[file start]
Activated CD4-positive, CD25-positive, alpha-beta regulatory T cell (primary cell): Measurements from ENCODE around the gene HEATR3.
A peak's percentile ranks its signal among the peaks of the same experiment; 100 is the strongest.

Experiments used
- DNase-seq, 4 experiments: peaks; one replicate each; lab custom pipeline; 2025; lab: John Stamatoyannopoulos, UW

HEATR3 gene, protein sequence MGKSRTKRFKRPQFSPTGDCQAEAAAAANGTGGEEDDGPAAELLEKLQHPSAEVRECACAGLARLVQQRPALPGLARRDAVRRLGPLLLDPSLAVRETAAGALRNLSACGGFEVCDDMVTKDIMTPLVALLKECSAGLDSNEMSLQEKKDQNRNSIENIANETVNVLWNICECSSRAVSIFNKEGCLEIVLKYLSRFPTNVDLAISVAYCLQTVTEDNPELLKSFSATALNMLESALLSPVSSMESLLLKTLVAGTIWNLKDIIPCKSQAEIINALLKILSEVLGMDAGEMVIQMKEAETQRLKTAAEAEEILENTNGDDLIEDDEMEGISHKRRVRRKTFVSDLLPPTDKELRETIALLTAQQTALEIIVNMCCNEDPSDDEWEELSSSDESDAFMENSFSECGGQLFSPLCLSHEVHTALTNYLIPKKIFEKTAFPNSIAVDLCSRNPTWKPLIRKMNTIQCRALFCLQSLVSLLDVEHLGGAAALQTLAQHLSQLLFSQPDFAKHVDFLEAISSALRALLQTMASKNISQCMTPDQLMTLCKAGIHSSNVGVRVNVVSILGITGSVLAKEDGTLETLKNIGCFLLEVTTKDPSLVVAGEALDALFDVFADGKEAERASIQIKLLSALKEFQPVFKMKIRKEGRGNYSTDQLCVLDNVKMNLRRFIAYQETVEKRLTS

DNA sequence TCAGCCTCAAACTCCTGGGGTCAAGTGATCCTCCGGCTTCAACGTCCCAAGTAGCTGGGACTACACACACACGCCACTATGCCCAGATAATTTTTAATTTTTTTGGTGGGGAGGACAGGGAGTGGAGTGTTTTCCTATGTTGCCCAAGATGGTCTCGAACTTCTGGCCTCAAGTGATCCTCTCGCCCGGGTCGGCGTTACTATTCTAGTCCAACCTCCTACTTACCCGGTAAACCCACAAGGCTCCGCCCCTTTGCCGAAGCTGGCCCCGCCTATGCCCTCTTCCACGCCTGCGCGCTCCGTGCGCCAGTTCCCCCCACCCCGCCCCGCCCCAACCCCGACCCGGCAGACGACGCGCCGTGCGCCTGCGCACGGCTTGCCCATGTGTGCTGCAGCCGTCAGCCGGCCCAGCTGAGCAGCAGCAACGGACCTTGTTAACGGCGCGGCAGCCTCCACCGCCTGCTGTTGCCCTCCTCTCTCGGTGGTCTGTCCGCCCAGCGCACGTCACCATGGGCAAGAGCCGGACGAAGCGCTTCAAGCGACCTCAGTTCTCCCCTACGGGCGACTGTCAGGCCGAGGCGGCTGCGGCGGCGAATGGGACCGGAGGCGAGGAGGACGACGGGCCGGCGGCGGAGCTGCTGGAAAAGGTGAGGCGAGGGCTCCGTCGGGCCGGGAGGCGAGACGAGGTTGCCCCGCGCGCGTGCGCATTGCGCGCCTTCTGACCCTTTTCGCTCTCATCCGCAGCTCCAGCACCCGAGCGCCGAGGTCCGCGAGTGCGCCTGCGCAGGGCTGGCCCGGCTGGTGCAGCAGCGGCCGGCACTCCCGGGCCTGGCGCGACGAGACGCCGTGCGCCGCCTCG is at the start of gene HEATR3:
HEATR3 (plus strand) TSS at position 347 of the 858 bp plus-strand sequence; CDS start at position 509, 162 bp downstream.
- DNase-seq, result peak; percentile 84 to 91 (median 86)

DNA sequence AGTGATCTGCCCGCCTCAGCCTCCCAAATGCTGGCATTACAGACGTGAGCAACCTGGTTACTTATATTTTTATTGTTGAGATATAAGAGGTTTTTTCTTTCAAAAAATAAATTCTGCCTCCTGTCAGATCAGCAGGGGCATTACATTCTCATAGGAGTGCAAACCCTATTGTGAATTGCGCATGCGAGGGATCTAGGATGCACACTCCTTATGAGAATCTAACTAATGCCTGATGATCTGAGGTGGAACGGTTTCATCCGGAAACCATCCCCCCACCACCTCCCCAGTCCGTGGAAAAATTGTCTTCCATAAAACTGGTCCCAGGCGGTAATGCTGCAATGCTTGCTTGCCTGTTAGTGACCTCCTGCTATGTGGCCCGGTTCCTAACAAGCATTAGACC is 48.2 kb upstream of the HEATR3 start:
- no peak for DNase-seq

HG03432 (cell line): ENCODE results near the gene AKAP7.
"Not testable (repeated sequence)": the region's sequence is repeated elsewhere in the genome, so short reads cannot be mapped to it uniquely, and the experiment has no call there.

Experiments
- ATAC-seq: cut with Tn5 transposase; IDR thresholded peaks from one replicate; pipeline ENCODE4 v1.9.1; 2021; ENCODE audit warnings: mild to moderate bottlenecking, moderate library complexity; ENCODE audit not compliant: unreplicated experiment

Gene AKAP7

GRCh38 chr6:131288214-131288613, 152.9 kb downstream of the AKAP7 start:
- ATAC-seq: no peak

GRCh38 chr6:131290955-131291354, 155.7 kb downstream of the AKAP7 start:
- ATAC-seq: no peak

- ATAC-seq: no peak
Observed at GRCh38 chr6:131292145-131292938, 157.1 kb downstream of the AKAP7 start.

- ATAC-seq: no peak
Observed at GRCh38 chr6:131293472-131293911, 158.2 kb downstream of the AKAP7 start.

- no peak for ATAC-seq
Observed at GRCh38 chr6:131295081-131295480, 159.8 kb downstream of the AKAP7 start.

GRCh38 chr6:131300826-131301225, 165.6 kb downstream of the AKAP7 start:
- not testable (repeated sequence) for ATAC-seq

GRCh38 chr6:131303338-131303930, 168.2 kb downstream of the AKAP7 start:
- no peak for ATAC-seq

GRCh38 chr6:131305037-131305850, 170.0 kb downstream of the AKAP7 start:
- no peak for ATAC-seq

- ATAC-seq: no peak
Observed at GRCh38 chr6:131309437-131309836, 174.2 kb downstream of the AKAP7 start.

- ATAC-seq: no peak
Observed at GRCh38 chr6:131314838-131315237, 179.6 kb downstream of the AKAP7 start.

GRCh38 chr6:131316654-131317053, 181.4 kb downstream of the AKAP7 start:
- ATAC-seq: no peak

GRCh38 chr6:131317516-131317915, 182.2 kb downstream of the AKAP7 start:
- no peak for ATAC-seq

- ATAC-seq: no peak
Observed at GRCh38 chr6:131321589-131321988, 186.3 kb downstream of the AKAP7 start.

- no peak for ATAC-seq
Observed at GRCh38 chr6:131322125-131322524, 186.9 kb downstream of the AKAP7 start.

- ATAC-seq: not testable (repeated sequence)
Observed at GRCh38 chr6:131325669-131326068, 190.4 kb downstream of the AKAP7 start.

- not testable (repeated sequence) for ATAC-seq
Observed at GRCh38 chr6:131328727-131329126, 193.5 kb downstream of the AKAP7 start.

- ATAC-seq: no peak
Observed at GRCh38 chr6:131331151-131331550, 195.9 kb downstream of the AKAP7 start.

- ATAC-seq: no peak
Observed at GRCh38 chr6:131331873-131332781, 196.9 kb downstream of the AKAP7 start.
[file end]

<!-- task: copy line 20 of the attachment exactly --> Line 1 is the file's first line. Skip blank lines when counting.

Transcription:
- ATAC-seq: no peak